Paper Chains and Nail Polish

Paper Chain CountdownI have fourteen days left of a 25 year career. My feelings grow more and more mixed as the final day draws nearer. On one level, I’m so ready, looking forward to doing whatever I want to do, whenever I want to do it, to not wake up at 4:45 every morning and hop in the car by 6:00 to drive 55 miles. I’m looking forward to no grading papers, no lesson planning, no getting up in front of a herd of eighth graders and having to grab and hold their attention for two hours. Oh, and maybe even teaching them something they don’t already know, although they’re pretty sure that I don’t know anything that they don’t already know.

Most students seem to believe that everything I provide for them to do is just something to write their name on and hand in, assuming they will get full credit for whatever it is, finished or not, never mind the quality of thought or effort they put forth. They can’t seem to let go of the idea that as long as they hand something in they should be fine. Today I received seven identical reflection papers, all done very poorly. They didn’t even choose a competent student to copy from!

In the last two days three students who have played around all quarter and handed in little work, none of it done with any level of care, approached me to say that they needed an “A” in my class if they are to promote. Even today they had to interrupt their fun to come and ask for that “A.” One girl had to finish polishing her nails before she could come and request her “A.”  I told them that just wasn’t possible because they hadn’t chosen that outcome for themselves, either with their behavior as students, the quality of work they did turn in, or the limited quantity of work they bothered to do.

On one hand I felt like somehow making the A possible, by giving them extra make-up work or having them redo some poorly done assignments. I like the girls, and don’t want to see them fail. I’m leaving after all, why not give a gift? But on the other hand, and this is the one that is going to prevail, I feel that for me to ignore their level of effort and their behavior and just give them the grade they want is to devalue the same grade that has been honestly earned by other students. It would not be fair to any of them, actually. They will be going to high school in the fall and this type of grade gifting won’t happen there.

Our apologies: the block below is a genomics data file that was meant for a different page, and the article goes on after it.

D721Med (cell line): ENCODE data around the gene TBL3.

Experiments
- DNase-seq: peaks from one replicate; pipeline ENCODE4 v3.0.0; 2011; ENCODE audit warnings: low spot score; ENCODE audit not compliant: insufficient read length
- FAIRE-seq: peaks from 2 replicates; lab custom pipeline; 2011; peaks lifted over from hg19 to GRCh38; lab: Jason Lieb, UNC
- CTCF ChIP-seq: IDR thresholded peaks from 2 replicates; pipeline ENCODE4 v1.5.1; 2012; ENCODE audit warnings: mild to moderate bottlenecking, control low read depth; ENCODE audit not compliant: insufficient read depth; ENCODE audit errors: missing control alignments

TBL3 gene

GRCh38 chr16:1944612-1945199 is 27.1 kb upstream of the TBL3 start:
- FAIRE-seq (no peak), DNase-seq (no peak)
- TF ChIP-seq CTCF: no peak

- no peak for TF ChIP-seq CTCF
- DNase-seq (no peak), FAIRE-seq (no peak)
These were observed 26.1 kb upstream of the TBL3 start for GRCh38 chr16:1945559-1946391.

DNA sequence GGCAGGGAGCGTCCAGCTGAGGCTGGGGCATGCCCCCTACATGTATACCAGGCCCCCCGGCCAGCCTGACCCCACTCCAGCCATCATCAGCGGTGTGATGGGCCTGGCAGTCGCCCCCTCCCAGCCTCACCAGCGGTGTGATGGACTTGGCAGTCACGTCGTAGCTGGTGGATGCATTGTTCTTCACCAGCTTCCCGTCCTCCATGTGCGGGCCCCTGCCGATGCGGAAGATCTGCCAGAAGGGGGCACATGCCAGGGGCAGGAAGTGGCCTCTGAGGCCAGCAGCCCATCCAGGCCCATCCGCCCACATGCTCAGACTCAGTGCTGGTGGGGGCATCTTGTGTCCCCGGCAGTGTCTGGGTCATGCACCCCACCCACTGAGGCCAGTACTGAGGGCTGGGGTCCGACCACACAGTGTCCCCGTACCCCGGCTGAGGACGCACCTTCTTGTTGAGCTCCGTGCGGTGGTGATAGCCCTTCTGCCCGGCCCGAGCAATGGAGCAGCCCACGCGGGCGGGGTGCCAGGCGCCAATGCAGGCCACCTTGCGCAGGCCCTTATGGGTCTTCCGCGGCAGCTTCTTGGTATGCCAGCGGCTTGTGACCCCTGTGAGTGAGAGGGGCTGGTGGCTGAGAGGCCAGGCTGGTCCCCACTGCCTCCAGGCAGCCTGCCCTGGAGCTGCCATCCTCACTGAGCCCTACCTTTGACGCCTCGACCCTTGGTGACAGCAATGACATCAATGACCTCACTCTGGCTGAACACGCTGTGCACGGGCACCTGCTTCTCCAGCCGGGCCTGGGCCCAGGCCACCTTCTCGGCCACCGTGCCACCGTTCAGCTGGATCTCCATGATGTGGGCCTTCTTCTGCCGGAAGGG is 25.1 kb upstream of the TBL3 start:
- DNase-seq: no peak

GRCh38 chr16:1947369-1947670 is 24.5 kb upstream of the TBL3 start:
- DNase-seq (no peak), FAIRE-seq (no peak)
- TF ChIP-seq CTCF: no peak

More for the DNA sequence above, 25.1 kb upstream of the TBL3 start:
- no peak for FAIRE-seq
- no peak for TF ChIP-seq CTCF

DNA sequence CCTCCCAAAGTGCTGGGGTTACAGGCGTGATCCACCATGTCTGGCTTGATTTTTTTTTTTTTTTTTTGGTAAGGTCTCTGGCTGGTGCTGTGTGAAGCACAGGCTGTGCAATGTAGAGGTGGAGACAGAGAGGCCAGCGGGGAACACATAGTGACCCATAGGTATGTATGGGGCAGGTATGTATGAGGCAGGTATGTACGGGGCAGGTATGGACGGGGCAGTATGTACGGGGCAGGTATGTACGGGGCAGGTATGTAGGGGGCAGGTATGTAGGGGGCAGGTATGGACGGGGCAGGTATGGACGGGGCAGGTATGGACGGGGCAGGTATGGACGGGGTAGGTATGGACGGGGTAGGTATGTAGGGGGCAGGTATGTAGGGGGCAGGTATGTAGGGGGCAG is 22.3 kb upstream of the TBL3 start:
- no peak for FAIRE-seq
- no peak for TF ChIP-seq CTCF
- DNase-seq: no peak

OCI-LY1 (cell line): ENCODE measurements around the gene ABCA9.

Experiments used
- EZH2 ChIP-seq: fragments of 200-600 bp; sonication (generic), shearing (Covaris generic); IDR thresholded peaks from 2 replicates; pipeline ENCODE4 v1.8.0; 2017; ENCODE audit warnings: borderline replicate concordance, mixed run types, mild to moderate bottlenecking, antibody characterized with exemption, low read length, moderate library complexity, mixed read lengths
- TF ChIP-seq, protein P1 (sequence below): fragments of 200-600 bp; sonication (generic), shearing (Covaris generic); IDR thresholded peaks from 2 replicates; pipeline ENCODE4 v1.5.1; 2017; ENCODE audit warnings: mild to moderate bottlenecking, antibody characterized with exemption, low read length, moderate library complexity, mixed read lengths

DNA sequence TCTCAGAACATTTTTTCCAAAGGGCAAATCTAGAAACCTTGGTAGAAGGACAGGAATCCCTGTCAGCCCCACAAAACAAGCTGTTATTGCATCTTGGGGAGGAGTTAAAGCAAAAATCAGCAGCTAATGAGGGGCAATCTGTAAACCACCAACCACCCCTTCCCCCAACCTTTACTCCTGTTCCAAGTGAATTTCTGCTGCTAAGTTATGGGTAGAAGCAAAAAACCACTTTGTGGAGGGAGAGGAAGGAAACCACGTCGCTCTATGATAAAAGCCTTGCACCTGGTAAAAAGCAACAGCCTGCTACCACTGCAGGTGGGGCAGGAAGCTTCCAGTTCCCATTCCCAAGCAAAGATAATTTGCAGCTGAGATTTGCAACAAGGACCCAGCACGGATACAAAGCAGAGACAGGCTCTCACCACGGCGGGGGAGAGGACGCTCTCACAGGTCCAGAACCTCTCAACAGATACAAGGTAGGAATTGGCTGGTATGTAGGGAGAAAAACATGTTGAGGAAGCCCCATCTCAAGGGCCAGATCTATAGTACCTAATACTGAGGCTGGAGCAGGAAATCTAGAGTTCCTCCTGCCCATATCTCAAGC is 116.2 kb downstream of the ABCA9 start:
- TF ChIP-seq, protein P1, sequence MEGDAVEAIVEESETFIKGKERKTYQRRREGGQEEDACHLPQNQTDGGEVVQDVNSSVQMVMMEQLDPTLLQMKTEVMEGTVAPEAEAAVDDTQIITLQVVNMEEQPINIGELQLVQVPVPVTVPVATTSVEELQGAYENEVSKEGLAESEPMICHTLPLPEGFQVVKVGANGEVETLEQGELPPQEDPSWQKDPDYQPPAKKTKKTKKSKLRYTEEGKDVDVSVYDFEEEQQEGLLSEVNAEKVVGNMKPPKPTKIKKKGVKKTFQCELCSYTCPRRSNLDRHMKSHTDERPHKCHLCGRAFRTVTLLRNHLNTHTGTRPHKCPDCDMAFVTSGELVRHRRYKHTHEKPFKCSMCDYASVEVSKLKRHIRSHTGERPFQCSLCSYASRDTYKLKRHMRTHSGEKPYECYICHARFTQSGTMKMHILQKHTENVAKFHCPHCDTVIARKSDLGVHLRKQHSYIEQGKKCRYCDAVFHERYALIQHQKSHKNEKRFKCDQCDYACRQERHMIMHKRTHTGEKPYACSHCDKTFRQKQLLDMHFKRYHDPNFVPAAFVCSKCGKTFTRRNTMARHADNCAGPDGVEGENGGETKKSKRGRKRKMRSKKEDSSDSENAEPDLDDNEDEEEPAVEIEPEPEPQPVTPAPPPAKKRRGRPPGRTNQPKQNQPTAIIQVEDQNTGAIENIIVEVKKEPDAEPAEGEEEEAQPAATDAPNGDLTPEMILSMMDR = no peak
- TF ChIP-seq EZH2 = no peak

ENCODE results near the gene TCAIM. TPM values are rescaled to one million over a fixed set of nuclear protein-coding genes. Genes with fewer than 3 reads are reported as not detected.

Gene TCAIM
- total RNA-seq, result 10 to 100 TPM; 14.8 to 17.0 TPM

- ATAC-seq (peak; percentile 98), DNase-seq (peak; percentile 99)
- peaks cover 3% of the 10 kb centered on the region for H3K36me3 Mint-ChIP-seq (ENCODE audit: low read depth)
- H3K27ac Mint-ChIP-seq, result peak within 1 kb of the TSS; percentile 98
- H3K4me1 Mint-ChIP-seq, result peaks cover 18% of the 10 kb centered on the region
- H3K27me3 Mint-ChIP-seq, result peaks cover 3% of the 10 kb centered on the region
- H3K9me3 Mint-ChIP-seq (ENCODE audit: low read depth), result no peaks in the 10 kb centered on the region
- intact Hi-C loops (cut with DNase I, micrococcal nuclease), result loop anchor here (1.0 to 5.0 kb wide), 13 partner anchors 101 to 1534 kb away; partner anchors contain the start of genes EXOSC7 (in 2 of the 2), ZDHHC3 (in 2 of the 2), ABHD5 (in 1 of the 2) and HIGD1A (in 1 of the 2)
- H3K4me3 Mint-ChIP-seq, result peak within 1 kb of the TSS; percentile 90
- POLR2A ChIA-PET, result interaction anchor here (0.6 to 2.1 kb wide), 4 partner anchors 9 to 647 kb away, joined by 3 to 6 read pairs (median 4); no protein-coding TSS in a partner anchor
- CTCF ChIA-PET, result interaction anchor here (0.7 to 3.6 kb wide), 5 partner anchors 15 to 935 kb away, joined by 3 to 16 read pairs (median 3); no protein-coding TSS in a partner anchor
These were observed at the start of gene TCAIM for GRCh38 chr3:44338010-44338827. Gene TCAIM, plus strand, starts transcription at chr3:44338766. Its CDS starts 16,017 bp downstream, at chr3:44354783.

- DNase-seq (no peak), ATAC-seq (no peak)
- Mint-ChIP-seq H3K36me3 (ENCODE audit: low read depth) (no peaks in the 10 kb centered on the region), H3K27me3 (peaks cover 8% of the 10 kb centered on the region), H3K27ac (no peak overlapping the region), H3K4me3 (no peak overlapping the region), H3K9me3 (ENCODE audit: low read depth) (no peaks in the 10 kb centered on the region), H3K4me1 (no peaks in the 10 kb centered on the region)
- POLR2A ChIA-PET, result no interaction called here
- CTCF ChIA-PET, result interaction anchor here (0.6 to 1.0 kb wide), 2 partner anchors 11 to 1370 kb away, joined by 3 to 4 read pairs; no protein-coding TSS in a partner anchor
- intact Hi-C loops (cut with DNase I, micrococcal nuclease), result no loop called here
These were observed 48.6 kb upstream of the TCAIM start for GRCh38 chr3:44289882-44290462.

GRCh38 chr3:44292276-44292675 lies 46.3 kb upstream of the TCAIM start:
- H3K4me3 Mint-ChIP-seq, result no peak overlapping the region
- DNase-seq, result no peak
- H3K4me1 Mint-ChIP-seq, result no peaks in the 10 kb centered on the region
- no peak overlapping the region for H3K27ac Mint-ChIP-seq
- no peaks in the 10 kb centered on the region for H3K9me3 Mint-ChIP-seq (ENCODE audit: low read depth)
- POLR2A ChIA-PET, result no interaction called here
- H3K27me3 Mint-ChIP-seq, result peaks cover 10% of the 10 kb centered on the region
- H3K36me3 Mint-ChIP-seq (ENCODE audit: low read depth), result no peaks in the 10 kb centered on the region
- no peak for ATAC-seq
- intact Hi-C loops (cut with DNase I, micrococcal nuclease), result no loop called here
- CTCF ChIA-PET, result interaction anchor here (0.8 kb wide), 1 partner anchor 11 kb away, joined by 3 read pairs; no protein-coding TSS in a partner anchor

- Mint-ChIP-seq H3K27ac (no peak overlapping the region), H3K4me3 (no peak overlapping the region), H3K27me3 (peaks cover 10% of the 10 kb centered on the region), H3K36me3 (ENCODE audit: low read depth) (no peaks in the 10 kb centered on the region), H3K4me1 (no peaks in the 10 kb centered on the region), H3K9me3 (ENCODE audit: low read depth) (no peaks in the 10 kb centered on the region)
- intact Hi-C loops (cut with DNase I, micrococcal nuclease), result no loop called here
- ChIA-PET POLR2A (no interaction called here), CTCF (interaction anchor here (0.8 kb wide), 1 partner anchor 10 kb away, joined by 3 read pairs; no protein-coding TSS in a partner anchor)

Our students have access to their Aeries portals, so they check their grades a few times a day at this time of year. If their grade slips even a fraction they are on me like flies on something nasty. “I handed that in and it says it’s missing,” they say accusingly. To which I respond in a really calm voice, “Oh really? Well just show it to me and I’ll make sure you get your points.” They quietly slink, away and start frantically digging through their backpacks.  Sometimes they even find the missing work.  Anyway, I won’t miss all this.

But I will miss their goofy antics, their earnest effort once in a while, their wanting to know about high school and other things in their future. I’ll miss laughing with them, holding them close when they cry, earnestly telling them what they need to know before they get to high school. I’ll miss them helping me choose a fidget spinner to buy for a friend my age who wanted one and their genuine enjoyment of the video I made of him receiving it. It’s been a good year, all in all. No big behavior issues, and overall a happy bunch of kids. Lucky me!

A couple of weeks ago some students made paper chains to hang from the curtain rod, one link for every day left of school. Every few links they wrote something nice, like “You can do more than you think you can,” or “Make today count!” So when we remove links from the chains we read the sentiments out loud. Everyone listens carefully, and it’s a nice way to start the day. Except, as you can see, there are way more than 12 links left on those chains, so clearly life has gotten in the way of the chains. We’ll catch up tomorrow. At this point, we still have tomorrows. Twelve of them.



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